Food firms slam ‘sneaky’ shrinking products claim

By James Ridler contact

- Last updated on GMT

McVities accused of cut pack size and increasing product price
McVities accused of cut pack size and increasing product price

Related tags: Price, Drink federation

Food and drink manufacturers have denied claims made by consumer pressure group Which? that shrinking the pack size of products was a “sneaky way of increasing prices”.

Which? claimed some manufacturers and retailers were cutting the pack sizes of food and drink products, while maintaining or even raising their prices.

Which? editor Richard Headland said: “Shrinking products can be a sneaky way of increasing prices. We want manufacturers and supermarkets to be upfront about shrinking products so consumers aren’t misled.”

‘Costs can be volatile’

The Food and Drink Federation (FDF) denied manufacturers were lifting prices. “Food and drink pricing always reflects the economic climate of the day, whether that’s the impact of changing utility prices or ingredient costs which can be volatile,​an FDF spokesman told

“Businesses seek to offset these costs wherever possible through improvements in efficiency and productivity. These actions can only go so far and in some cases companies will reduce the pack size rather than increasing the price for consumers.”

The British Retail Consortium told “Sizing and pricing of products are regularly reviewed and were impacted by a number of factors.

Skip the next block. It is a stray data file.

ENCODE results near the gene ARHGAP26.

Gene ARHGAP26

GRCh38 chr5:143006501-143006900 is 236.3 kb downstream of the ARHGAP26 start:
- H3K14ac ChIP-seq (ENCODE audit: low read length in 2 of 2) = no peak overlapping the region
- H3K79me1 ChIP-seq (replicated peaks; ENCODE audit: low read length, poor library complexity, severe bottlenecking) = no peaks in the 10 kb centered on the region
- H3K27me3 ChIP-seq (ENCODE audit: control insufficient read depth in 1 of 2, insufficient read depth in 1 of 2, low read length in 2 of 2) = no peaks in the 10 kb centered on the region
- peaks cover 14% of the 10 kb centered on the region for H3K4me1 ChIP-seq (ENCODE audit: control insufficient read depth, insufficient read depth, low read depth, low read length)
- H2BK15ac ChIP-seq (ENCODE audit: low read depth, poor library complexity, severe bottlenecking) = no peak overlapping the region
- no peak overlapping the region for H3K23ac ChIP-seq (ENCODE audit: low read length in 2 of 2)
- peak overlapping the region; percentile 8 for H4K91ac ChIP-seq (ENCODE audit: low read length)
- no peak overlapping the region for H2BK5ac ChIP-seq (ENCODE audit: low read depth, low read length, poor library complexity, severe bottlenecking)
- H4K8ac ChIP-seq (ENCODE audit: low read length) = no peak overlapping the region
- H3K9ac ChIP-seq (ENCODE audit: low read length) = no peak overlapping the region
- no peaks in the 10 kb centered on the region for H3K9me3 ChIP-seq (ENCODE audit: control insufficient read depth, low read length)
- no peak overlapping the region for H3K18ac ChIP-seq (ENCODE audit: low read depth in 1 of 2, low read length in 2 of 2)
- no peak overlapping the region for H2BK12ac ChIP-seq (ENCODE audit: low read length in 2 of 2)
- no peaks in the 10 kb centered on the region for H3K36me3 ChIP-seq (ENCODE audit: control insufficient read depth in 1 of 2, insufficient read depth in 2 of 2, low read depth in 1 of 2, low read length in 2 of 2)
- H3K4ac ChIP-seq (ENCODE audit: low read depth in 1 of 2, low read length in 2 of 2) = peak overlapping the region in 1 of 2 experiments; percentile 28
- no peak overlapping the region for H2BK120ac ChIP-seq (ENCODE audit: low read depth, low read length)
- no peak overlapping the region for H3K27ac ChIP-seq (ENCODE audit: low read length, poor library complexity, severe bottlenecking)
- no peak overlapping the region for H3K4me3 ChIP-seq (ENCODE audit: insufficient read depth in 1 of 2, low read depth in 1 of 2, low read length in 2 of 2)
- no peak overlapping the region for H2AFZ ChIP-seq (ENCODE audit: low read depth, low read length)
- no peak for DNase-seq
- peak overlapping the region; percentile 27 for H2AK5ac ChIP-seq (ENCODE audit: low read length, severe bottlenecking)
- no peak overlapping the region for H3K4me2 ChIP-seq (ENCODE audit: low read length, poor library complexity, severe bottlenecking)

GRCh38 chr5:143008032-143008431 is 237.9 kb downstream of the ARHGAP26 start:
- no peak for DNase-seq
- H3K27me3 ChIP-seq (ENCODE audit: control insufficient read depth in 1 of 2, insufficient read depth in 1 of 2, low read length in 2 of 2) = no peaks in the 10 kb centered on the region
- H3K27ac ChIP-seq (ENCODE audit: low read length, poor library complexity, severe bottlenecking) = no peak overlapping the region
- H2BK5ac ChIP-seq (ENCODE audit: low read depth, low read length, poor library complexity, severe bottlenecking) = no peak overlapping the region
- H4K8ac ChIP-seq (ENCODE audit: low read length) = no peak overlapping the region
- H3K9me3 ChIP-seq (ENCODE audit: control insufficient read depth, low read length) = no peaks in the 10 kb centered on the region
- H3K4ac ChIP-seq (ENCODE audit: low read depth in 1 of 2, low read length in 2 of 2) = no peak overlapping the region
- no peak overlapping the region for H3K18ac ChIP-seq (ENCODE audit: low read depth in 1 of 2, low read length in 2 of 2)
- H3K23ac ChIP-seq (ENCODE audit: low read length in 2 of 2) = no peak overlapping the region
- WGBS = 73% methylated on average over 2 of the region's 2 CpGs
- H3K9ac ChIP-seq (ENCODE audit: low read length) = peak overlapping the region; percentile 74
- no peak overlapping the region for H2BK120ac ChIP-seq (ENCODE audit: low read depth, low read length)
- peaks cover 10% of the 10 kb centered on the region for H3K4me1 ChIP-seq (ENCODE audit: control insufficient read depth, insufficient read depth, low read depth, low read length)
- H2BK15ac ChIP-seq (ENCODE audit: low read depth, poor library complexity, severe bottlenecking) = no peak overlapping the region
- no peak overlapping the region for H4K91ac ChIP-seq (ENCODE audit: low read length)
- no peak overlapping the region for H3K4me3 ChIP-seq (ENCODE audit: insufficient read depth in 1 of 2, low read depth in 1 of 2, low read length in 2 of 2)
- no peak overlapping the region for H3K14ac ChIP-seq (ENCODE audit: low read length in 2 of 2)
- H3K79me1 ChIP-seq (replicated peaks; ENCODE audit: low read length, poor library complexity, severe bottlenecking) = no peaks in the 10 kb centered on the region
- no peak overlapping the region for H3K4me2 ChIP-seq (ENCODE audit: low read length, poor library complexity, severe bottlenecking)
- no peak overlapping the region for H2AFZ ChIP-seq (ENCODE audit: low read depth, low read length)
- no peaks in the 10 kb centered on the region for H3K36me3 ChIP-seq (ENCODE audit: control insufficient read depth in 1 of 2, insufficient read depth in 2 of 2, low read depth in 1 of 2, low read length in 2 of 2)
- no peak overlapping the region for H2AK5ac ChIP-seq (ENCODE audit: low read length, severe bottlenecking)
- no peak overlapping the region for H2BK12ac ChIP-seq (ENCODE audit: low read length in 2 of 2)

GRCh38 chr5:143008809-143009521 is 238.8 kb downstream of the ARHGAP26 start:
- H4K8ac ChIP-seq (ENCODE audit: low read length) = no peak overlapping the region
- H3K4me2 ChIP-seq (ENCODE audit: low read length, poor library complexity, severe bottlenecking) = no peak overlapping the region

‘Sizing and pricing’

“These include the cost of raw materials, commercial negotiations with manufacturers and changing portion sizes which form part of industry efforts to help tackle obesity.”

Manufacturers PepsiCo and United Biscuits were both named in the Which? report. Both were said to have cut package size and raised the price of some products. PepsiCo's response to Which? was that it “strives to produce competitively-priced products”.

A United Biscuits spokesman told “Our new pack size on McVitie’s Chocolate Digestives means we can offer consumers an ongoing lower price, together with more promotions, providing them with better value throughout the year.”

Which? contacted a range of food and drink manufacturers to ask why prices had increased, but most said that it was up to the supermarkets to set the price, according to the pressure group.

Read more about Which?’s claims here.

Which? list of “shrinking” food products

  • McVitie’s Digestives dark chocolate biscuits: cut from 332g to 300g, a 10% reduction 
  • Tropicana Creations Pure Premium Orange & Raspberry juice: cut from 1 litre to 850ml, a 15% reduction 
  • Percol Fairtrade Guatemala Coffee: cut from 227g to 200g, a 12% reduction 

1 comment


Posted by Jeremy hall,

Mars and all bars of chocolate based snacks have met the FSA and Cabinet office pledge to reduce fat and sugar in foods for consumers by 10 percent per annum. Easy to do without npd if you cut the bar size by 10 percent each year but leave prices same or higher.
Helps my waist but helps profits far more.

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